The fiesta was on at last night in celebration of Cinco de Mayo. Though the restaurant was open all day, the party really picked up after locals finished the work day. A streamlined appetizer menu including chorizo chicken wings and a bacon-wrapped hot dog tempted a few but, let’s face it, most people were there for a liquid sort of refreshment.
Coronas and prickly pear lemonades replaced cell phones as the compensatory thing to palm. Shots flew out of the bar like a scene from a Quentin Tarantino film, only these were of the high octane variety and didn’t result in a pile of bullet-riddles corpses. Terribly incriminating quotes dribbled from mouths to a point where my conscience actually prevented me from taking further notes.
A decidedly coherent Steve Hubbard chose to celebrate the holiday at Milagro Cantina “because of the obvious reasons...it’s new, hip and fun with a good Mexican flavor.”
Coworkers from a local car dealership, Jennifer Guest, Patricia Perez and Jennifer Scott, come to Milagro every Friday for happy hour and often order the Laguna, a 32-ounce margarita with an upside-down Corona floating in it. They happily claim responsibility for its popularity by promoting it to other bar hoppers.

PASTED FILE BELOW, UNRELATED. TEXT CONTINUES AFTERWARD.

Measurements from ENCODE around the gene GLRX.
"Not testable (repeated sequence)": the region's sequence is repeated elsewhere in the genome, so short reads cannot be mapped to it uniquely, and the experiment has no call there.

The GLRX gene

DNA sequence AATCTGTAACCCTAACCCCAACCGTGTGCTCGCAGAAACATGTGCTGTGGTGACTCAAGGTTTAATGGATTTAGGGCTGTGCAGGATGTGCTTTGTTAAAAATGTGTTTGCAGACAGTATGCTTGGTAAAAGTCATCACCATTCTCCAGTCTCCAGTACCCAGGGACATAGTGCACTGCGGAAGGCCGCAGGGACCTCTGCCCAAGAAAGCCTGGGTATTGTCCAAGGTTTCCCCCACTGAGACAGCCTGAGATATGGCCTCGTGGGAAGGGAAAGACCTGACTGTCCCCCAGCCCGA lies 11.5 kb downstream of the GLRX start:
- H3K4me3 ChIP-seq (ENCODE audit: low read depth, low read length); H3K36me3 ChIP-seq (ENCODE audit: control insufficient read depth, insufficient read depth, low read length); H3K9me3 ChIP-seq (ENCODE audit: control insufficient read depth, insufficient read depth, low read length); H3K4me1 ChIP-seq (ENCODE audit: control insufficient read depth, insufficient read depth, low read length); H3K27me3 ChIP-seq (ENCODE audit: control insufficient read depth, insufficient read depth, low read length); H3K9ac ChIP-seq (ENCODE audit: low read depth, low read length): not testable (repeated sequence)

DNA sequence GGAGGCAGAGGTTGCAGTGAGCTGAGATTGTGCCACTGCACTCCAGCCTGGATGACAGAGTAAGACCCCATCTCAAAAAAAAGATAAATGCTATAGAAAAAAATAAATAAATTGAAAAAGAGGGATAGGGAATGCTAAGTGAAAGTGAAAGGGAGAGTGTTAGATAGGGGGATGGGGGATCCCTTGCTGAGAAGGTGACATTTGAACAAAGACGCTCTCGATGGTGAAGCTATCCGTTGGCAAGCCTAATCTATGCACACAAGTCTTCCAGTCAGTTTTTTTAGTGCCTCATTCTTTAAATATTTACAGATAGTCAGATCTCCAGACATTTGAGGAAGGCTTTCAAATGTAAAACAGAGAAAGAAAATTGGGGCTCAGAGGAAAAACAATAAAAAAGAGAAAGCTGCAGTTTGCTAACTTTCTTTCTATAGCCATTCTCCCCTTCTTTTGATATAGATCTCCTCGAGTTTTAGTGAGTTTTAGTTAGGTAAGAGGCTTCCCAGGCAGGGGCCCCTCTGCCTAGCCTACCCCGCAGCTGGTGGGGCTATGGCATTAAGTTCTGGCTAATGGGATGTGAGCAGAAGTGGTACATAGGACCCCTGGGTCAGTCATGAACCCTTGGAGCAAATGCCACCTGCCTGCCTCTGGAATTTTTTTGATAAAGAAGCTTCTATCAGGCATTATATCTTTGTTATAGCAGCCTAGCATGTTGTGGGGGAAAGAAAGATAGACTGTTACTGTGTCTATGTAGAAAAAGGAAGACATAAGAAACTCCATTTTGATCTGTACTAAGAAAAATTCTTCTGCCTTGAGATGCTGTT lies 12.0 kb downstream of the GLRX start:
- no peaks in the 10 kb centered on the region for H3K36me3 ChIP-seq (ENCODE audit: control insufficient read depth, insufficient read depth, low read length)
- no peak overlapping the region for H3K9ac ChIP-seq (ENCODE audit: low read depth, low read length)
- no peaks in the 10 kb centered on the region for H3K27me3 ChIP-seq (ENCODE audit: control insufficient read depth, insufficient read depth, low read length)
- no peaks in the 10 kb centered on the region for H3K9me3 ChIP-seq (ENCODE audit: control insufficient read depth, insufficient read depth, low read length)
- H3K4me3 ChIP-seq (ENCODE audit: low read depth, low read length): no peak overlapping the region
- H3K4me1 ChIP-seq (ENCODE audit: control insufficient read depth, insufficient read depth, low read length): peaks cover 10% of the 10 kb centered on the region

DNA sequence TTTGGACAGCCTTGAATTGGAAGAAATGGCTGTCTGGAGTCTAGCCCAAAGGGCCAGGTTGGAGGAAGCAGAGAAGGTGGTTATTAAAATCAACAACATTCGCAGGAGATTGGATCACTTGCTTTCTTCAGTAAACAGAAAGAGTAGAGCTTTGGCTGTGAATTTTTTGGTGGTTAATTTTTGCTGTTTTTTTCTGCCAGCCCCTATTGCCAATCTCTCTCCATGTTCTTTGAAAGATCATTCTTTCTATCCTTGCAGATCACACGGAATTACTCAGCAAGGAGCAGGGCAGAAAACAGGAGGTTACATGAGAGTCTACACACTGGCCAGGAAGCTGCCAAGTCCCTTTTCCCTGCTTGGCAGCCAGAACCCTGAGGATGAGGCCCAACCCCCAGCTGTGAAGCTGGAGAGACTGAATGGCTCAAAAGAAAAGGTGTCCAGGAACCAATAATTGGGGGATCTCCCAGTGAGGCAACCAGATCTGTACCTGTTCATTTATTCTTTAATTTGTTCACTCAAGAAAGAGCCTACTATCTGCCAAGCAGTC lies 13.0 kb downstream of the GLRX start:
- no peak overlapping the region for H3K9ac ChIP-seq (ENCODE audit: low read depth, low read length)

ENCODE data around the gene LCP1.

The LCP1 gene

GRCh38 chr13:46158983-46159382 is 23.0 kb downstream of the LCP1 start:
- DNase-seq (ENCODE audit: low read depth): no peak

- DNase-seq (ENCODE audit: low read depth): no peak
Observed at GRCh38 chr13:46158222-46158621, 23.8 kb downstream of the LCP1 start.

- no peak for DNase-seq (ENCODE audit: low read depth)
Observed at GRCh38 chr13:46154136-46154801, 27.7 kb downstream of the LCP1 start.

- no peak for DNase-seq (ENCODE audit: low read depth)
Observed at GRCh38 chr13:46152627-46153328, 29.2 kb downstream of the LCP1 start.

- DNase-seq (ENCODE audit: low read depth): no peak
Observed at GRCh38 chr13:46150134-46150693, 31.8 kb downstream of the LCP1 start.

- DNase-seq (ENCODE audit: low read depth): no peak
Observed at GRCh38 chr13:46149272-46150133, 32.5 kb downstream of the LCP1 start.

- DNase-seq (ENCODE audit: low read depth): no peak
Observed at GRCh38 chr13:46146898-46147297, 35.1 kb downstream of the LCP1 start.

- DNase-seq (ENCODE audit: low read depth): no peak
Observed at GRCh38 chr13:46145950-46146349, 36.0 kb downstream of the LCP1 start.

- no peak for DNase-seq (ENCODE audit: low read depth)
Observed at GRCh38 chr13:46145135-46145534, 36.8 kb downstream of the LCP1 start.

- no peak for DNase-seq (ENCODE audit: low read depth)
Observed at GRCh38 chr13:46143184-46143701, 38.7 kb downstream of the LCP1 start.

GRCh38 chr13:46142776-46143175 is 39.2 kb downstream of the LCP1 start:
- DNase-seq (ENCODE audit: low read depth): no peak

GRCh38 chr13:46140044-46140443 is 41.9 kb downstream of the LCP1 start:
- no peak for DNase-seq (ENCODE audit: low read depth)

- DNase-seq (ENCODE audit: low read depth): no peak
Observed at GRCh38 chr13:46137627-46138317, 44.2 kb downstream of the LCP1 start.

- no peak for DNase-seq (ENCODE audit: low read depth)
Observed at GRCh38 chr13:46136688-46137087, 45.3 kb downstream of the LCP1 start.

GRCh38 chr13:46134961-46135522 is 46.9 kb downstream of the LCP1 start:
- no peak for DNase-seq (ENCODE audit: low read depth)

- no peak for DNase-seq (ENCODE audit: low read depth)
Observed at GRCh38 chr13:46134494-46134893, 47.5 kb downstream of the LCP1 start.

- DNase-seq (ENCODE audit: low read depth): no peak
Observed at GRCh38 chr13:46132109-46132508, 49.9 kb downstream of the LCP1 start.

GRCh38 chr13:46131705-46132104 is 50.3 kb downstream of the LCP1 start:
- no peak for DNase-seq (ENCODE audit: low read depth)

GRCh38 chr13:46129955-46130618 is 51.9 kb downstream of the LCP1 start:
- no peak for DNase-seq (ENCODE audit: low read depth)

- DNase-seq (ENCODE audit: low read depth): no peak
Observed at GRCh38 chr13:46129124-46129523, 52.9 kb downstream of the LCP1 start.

Everyone was working tonight. Servers in sombreros gracefully wove their way through the packed crowd in both the bar and the main dining area, which was cleared of the regular tables replaced by the standing-only cocktail variety. Server Jenna Boyle who also works at Pyramid Brewery is used to these types of crowds and wasn’t the least bit fazed by the chaos. Bartender Rosa Freitas seemed downright cheerful as she mixed what must have been the thousandth Laguna of the night saying this was exactly what they were all expecting.
Gary and Johanna Szeredy made the trek from Bellevue to Kirkland specifically to hang out at Milagro Cantina. “The Eastside needed an upscale Mexican restaurant,” says Gary, who picked Milagro over his other choices including and Las Margaritas. They raved about the chorizo chicken wings and the fritters on the special menu.
Not everyone was impressed with the food, however. Outside on the patio, a man only willing to go by the name on his shirt, a Mr. Will N. Dowd, claimed he was only at Milagro because it was a good bar close to home. His older button-down friend, who also wished to remain anonymous, thinks Milagro needs to step up the food quality if it is going to stick around in Kirkland. A word to the wise: it’s never a good idea to make a food critic judgment on a night when your palate has been seared by copious amounts of alcohol.
The party looked like it might just rage on until closing at 1 a.m., quite possibly setting some sort of world record for decibels reached in an enclosed space.
As I regained my hearing in the cab ride home, sober, hungry and ruminating over which quotes I could possibly reprint in this article, I decided that the imbibers of Kirkland were a friendly lot who might appreciate a bit of grace from this local journalist on their night out. Salud!